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Son love one another. Augustin contends against those who say that the Holy Spirit proceeds from the Father to the Son, and from the Son proceeds and passes on to sanctify in the Creation. Yet we find that he admits a modified representation; he considers it allowable to say, that the Spirit proceeds principaliter from the Father. The difference of these views, which had been formed involuntarily, was the subject of open discussion in the Eastern Church. Cyrill of Alexandria, in his anathemas against Nestorius, pronounced condemnation on those who did not derive the Holy Spirit from Christ. Theodoret, in his refutation of these anathemas, rejoined, that if by this it is meant that the Spirit is of the same essence with Christ and proceeds from the Father, we give our assent. But if it be intended that he has his existence through the Son, this is impious. He appeals to 1 Cor. ii. 12, Tò μa TÒ EX TOŨ DEOŨ. After all, Theodoret had no intention to oppose the current doctrine of the Western Church, but contended against the Pneumatomachi, and in the Western Church an opposition was openly expressed, when the West-Gothic Church under King Reccared renounced Arianism for the Catholic confession at the Synod of Toledo in A.D. 589. At that time the Nicene-Constantinopolitan Creed was adopted, with the addition in reference to the Holy Spirit; that he proceeded from the Father and the Son, and those were condemned who denied this. But here again, the opposition was not against the Eastern Church, but the Arians; still, in these declarations, the germs of difference are already discernible.
We must now take a glance at the ideas of the Church doctrine respecting the unity in essence of the Trinity.
*De Trinit. 15, 27.-Satis de Patre et Filio, quantum per hoc speculum atque in hoc ænigmate videre potuimus, locuti sumus Nunc de Spiritu Sancto, quantum Deo donante videre conceditur, disserendum est. Qui Spiritus Sanctus secundum scripturas sacras nec Patris solius est nec Filii solius, sed amborum, et ideo communem, qua invicem se diligunt Pater et Filius, nobis insinuat caritatem
Ibid. 15, 29.-Et tamen non frustra in hac Trinitate non dicitur Verbum Dei nisi Filius, nec donum. Dei nisi Spiritus Sanctus, nec de quo genitum est verbum et de quo procedit principaliter Spiritus Sanctus nisi Deus Pater. Ideo autem addidi, principaliter, quia et de Filio Spiritus Sanctus procedere reperitur. Sed hoc quoque illi Pater dedit, non jam exsistenti et nondum habenti; sed quidquid unigenito verbo dedit, gignendo dedit. Sic ergo eum genuit ut etiam de illo donuin commune procederet et Spiritus Sanctus spiritus esset amborum.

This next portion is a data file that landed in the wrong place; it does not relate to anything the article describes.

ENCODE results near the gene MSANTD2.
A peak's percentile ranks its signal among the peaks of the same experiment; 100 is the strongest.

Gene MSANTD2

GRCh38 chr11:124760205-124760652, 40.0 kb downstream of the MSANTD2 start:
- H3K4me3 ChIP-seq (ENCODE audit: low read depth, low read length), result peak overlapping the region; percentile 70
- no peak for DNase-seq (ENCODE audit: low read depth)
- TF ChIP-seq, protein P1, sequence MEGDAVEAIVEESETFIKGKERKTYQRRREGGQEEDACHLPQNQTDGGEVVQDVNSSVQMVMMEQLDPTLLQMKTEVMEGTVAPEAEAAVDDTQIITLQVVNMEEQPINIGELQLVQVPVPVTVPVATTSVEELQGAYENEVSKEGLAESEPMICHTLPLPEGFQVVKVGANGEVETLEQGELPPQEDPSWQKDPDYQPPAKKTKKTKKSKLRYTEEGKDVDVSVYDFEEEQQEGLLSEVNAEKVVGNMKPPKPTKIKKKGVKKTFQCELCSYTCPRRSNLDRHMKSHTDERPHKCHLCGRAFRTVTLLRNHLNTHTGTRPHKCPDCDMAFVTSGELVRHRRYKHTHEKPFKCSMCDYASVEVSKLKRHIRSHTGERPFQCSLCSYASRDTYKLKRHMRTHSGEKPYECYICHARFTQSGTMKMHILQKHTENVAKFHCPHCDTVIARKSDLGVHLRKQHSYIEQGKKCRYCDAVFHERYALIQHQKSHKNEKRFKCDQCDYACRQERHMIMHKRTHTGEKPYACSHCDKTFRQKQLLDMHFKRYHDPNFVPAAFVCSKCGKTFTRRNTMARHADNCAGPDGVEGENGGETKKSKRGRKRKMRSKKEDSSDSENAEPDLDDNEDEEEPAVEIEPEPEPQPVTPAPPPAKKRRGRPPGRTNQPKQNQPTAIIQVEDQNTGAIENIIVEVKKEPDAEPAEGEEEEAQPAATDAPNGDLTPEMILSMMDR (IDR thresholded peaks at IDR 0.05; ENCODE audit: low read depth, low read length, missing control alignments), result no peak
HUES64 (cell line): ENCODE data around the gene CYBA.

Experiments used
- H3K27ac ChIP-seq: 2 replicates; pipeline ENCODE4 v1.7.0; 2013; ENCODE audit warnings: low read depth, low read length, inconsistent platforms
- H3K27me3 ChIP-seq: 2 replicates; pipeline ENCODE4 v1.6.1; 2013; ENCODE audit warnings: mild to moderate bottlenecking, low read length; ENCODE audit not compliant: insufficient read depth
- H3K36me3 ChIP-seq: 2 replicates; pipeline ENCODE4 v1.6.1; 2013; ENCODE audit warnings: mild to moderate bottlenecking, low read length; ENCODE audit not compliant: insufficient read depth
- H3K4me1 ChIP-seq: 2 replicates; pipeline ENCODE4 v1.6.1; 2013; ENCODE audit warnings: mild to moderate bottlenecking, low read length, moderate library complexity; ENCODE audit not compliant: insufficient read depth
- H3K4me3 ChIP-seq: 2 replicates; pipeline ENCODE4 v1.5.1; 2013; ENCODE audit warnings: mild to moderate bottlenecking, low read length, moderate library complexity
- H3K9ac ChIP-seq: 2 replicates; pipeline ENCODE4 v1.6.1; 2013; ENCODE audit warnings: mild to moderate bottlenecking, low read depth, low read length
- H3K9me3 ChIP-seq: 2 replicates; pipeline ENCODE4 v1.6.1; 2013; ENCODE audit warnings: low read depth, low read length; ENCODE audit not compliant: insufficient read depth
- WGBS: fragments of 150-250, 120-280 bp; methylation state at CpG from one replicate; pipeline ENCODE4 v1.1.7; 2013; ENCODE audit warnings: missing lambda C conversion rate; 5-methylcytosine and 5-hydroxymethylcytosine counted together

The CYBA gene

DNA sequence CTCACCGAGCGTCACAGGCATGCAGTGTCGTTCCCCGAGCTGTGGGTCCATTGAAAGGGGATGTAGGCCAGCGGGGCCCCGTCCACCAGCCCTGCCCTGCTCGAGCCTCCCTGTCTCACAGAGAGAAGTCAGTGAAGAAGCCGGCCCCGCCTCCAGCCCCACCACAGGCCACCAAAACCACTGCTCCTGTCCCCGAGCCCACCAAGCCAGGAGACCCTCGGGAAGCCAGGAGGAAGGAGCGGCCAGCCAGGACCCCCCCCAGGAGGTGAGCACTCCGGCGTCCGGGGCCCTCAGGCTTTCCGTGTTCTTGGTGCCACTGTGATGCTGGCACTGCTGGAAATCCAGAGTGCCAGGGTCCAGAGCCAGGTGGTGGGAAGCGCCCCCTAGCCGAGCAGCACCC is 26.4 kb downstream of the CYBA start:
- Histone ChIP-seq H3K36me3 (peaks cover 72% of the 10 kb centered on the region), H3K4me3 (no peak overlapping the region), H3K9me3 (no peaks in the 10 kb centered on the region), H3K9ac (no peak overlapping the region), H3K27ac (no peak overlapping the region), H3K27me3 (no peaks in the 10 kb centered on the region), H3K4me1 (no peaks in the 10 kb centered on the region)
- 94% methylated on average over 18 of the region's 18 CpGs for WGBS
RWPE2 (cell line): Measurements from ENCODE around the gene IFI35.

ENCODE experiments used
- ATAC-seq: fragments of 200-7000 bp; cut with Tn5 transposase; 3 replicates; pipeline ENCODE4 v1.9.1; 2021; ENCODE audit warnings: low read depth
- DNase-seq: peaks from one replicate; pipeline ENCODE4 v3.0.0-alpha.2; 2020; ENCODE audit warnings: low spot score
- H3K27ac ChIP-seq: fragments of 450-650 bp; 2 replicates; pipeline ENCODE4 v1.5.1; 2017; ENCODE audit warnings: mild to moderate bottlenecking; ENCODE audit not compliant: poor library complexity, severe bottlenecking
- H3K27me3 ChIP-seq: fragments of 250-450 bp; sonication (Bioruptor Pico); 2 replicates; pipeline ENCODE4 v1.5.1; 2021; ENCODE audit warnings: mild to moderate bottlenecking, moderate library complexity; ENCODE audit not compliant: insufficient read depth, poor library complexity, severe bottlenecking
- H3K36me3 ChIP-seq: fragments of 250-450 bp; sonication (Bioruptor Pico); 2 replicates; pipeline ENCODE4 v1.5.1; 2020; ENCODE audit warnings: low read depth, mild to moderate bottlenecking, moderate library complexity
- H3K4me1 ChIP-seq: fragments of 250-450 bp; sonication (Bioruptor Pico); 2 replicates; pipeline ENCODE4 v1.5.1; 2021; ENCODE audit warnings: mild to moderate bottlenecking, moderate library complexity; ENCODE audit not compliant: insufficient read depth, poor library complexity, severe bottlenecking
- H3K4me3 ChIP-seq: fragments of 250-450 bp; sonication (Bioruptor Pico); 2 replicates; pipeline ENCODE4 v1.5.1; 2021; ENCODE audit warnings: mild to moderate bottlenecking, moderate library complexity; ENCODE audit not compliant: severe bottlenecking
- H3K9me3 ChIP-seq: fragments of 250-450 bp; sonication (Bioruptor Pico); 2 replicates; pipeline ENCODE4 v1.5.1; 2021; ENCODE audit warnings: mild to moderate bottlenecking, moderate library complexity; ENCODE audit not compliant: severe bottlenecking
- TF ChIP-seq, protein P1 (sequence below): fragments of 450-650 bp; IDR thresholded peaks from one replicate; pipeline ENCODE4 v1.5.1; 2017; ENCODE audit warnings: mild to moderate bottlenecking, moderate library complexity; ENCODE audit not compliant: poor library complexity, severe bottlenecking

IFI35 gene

UNITY IN THE TRINITY.
Setting out from Subordinationism in the development of the doctrine of the Trinity, and, therefore, with the representation of three independent persons, the transition would not be difficult to regard the unity of the three hypostases as the unity of species belonging to three individuals. Such com parisons actually occur in the Fathers, since they seem to distinguish the Persons only by γνωριστικὰ σημεῖα or ἰδιώματα, as beings belonging to a species, distinguished by specific marks. Yet, as we cannot suppose their views to be so exactly defined, we must not infer too much from these comparisons. It is evident that they did not mean to apply the idea of species literally, and did not consider the categories under which temporal beings are arranged, as exactly cor responding to those of the divine. Basil directly opposes such a view; indeed, we could not suppose them so absurd as to regard the Deity merely as an idea of species. The Unity of the essence of the Triad is something higher than numerical unity; the Monad is only a designation of the simple and incomprehensible essence of God. We recognise the influence of Augustin in giving prominence to the divine Unity, in the form of the so-called Athanasian Creed, which most probably originated in the fifth century in the North African Church, when the renewed conflict with the Arians under the rule of the Vandals called for a more decided state ment of the orthodox doctrine. Probably, Vigilius of Tapsus was the author.